For despite King’s claims to the contrary, Dunkirks success (at the American box office as well as the other side of the pond) suggests that this story of deliverance still has fuel in the tank. If it was so negligible as a ‘worn’ myth, it would not need energetic repudiation. It is precisely the film’s success, not its obsolescence, and the myth’s power even beyond British shores, that gets up King’s nose. The oldest stories are usually the most potent. In Joseph Campbell’s Hero with A Thousand Faces, a vital stage in the hero’s voyage is the return.

In collective memory, there has always been a struggle over the ultimate meaning and ownership of World War II, from the shrivelled Daily Mail version of an isolated island-nation battling alone against the world, with the Commonwealth and colonial troops and Britain’s role as an empire forgotten, to a richer and more layered version where Britain’s survival was the sine qua non for a victorious alliance that transcended racial and ideological divides, helping incidentally to unravel the Empire. King only allows for the first version: Nationalism at his hands is necessarily a bad and parochial and right-wing thing, erasing at one swoop a whole tradition of patriotic socialism, and the ability of humans to sustain multiple loyalties. Also absent from this picture is the inconvenient reality that determined nationalists from Warsaw to Stalingrad were central to the struggle against what Nazism truly represented — genocidal imperialism.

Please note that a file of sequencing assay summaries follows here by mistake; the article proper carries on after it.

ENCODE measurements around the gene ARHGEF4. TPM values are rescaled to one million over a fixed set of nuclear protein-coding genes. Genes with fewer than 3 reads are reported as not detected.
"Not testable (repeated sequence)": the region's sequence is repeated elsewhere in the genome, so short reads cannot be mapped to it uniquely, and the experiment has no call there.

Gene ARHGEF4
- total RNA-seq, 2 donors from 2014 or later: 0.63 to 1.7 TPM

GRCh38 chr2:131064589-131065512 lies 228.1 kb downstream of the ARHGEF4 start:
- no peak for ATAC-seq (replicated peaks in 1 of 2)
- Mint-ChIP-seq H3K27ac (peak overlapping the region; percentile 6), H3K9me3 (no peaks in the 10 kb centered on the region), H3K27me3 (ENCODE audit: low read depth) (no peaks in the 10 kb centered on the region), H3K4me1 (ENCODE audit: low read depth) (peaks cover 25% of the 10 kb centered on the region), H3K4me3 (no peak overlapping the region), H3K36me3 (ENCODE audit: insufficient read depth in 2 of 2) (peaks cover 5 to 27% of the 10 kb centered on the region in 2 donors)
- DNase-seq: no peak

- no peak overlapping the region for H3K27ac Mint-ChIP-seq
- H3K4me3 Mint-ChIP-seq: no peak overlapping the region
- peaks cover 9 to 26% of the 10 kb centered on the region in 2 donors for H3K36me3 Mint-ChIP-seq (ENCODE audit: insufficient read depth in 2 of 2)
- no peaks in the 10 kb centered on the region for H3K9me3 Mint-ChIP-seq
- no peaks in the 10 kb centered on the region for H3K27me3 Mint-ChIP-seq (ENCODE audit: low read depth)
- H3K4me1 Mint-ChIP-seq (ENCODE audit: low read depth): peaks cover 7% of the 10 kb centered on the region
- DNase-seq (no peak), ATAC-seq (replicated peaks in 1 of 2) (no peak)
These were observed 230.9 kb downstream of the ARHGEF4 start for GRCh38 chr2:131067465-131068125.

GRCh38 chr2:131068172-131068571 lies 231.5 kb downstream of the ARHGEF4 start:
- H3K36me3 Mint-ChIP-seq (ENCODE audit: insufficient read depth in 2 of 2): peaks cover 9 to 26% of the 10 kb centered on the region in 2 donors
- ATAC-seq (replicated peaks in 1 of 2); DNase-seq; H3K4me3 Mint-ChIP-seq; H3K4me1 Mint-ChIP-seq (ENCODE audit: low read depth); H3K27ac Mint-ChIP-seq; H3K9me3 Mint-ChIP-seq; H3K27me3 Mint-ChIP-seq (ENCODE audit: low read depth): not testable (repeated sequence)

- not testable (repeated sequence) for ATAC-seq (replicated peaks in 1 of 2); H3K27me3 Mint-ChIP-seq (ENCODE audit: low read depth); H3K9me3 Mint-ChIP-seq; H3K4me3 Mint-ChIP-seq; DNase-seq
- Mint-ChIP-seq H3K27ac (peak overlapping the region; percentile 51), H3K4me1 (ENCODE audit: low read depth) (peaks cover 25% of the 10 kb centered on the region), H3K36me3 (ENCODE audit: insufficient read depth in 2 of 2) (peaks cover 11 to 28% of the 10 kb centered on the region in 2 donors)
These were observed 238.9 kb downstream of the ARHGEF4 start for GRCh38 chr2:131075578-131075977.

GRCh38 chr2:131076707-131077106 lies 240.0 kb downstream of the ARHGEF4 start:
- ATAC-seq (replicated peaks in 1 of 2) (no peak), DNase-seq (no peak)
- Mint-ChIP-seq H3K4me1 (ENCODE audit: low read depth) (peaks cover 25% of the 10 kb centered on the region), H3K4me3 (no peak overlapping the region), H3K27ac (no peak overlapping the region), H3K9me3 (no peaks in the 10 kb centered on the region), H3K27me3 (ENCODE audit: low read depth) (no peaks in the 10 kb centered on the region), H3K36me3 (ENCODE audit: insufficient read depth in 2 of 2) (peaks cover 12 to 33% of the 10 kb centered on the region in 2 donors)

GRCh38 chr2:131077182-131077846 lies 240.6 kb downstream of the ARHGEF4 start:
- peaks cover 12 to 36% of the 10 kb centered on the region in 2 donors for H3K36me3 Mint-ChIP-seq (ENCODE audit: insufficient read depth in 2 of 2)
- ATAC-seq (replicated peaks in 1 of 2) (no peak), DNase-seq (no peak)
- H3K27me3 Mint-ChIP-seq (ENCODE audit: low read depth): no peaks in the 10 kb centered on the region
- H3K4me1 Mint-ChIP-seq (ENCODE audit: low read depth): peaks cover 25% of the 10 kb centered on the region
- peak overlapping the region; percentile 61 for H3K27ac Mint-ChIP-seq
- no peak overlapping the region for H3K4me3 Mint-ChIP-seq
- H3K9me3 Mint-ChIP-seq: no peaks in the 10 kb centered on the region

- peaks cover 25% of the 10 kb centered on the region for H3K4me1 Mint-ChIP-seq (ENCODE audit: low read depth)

At root, King’s critique suggests an overdrawn and binary picture, where celebrating deliverance at Dunkirk is necessarily a reactionary posture of “arrogant insularity.” This suggests a deeper binary vision, as though we must choose absolutely between the dog-whistling demagoguery of Nigel Farage and the preening global villager universalism of Nick Clegg, and as though an attachment to home excludes the embrace of wider responsibility. But no one has a monopoly on enlightened internationalism. And a “progressive” Britain that Tony calls for should recognize that there is more than one form of patriotism and other shades of internationalism.

No doubt Dunkirk oversimplifies, but if it does also celebrate, it celebrates a basic political reality. Nazi Germany, the most predatory barbarism the species has ever seen, really had overrun continental Europe. It really was closing in on Britain’s expeditionary force. Only this (mainly Anglo-French operation) prevented an unthinkable worse outcome. The war effort as a whole was a truly multi-national one, and can legitimately be celebrated as an international (and internationalist) struggle. But for that effort to proceed, it really was unambiguously necessary that troops were evacuated, and pulling off that task was worth a round of applause or two. Because of the survival at Dunkirk and the ultimate victory it made possible, those who believe in what King calls “cosmopolitan internationalism” today are able to struggle for what they value. It’s only fair that in looking back, they pay their dues.


Professor Patrick Porter is Academic Director of the Strategy and Security Institute at the University of Exeter. He is writing a book about Britain’s war in Iraq.

Image: Warner Bros.